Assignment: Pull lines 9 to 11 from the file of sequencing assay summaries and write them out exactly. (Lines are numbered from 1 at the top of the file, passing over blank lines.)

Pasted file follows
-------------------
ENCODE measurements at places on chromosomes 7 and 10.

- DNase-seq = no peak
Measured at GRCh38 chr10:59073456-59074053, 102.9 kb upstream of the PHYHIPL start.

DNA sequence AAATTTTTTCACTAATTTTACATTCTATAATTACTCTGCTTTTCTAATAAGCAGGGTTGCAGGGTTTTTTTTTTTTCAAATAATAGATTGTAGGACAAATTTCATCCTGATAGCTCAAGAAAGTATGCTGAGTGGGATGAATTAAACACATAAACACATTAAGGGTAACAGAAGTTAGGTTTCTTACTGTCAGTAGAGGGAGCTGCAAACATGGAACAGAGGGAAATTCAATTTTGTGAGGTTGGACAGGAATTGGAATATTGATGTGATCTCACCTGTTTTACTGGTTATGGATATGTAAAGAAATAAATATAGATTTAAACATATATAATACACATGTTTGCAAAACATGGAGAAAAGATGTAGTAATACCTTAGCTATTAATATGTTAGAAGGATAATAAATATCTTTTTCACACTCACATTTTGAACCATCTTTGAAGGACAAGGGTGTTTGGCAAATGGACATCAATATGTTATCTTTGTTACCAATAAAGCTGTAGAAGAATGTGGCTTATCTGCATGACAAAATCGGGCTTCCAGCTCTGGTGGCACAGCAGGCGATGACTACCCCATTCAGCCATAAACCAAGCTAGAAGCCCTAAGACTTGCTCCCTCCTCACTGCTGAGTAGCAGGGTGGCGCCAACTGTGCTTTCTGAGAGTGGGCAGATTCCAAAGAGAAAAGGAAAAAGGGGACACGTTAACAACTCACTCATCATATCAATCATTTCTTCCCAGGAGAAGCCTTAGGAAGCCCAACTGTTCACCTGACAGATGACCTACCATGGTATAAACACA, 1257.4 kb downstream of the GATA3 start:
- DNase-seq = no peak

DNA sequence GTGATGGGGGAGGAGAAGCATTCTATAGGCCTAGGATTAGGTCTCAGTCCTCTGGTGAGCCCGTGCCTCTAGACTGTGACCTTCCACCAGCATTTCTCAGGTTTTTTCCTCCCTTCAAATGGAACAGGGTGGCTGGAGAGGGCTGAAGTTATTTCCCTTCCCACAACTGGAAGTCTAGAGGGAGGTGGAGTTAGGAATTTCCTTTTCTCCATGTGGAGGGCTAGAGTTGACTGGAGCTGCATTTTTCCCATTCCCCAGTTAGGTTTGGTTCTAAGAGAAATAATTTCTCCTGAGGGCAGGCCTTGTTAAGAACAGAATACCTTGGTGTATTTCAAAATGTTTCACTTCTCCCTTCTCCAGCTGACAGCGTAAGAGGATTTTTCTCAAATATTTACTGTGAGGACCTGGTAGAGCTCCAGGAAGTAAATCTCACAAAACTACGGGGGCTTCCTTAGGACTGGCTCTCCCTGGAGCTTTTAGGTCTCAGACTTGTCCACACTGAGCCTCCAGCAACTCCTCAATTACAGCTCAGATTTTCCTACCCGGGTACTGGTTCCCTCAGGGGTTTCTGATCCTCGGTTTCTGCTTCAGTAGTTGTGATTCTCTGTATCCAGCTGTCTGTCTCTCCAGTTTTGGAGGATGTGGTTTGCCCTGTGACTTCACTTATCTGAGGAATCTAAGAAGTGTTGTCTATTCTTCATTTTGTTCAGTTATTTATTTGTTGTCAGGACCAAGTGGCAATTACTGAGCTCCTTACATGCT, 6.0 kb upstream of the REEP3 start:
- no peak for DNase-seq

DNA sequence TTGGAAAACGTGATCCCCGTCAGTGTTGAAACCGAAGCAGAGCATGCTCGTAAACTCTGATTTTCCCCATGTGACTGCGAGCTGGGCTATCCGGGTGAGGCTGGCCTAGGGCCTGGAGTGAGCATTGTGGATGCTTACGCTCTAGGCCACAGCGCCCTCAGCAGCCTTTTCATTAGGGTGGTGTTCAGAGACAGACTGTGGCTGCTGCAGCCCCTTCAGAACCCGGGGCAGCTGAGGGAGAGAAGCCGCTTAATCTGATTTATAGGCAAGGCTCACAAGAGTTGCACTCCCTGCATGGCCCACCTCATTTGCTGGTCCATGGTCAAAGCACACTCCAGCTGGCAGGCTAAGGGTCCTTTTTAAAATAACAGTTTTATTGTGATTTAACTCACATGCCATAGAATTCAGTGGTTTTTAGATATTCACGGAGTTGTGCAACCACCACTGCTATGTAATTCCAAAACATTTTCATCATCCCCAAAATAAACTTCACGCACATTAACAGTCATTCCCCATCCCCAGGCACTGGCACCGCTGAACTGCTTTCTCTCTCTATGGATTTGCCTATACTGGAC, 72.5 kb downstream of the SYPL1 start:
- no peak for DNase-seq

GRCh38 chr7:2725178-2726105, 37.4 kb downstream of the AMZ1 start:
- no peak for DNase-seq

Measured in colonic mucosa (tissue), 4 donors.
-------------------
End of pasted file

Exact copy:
- no peak for DNase-seq

GRCh38 chr7:2725178-2726105, 37.4 kb downstream of the AMZ1 start:
- no peak for DNase-seq